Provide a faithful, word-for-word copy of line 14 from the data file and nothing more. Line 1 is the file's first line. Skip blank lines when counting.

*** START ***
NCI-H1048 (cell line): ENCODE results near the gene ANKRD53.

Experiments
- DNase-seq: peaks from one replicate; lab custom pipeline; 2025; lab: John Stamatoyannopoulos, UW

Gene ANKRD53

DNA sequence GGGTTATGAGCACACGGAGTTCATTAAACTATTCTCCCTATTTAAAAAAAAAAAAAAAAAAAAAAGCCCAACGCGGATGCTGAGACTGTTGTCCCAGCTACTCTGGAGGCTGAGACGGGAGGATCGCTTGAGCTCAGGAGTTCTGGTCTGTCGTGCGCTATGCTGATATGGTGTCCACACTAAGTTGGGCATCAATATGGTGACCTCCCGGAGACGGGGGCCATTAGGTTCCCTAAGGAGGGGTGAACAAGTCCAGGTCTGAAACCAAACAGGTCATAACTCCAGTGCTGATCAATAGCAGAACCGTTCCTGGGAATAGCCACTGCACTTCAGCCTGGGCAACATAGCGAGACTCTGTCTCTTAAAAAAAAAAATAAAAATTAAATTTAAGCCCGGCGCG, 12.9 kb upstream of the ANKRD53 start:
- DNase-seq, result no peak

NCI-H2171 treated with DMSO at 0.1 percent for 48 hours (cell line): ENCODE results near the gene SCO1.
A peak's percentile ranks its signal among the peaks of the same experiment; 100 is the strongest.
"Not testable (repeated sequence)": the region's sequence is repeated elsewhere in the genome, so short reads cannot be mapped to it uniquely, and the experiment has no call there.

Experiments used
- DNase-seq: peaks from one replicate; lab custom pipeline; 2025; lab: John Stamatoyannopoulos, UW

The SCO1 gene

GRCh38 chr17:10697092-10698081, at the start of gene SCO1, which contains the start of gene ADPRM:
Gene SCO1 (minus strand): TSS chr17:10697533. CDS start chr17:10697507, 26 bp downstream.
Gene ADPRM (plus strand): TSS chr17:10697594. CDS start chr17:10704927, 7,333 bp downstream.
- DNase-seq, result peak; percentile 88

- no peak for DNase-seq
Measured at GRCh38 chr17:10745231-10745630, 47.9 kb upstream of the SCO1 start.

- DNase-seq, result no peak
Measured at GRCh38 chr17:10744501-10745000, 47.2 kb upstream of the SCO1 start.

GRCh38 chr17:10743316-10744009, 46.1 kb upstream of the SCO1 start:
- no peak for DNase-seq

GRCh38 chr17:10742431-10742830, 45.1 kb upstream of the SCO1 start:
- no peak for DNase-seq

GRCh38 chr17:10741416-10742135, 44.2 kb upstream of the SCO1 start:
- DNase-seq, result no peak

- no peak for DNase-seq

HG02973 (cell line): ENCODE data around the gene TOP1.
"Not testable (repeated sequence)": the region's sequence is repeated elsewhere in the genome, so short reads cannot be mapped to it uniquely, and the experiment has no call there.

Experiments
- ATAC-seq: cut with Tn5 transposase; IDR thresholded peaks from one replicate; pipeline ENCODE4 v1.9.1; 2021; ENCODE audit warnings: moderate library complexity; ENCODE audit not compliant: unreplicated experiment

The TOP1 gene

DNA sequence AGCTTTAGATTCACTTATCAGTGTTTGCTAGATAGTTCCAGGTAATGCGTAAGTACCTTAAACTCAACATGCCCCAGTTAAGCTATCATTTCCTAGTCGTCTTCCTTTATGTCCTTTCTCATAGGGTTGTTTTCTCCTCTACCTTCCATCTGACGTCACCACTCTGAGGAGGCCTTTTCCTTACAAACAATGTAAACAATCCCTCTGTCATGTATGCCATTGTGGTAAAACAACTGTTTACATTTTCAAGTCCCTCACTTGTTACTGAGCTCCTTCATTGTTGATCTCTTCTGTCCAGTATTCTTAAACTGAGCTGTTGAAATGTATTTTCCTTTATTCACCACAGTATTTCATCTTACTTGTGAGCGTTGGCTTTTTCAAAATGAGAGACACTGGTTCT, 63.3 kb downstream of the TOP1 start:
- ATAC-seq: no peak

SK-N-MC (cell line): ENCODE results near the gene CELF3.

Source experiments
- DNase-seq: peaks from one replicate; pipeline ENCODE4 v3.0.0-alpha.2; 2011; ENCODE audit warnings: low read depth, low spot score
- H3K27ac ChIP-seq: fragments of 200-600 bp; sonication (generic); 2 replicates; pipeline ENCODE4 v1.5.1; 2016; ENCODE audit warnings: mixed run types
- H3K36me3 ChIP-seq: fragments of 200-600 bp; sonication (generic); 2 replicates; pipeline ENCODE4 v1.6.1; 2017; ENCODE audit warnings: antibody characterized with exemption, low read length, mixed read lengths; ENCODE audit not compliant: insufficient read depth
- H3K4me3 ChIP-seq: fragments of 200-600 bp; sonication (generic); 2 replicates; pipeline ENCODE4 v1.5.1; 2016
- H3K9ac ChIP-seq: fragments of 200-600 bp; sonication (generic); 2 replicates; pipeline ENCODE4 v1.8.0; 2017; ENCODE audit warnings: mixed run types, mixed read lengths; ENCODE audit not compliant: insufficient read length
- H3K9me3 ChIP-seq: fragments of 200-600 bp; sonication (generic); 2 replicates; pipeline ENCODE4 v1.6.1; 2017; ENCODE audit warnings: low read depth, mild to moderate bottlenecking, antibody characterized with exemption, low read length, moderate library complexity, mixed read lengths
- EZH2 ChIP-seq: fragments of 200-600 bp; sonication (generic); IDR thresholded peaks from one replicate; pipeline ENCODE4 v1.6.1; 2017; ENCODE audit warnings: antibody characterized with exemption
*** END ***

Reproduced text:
Gene SCO1 (minus strand): TSS chr17:10697533. CDS start chr17:10697507, 26 bp downstream.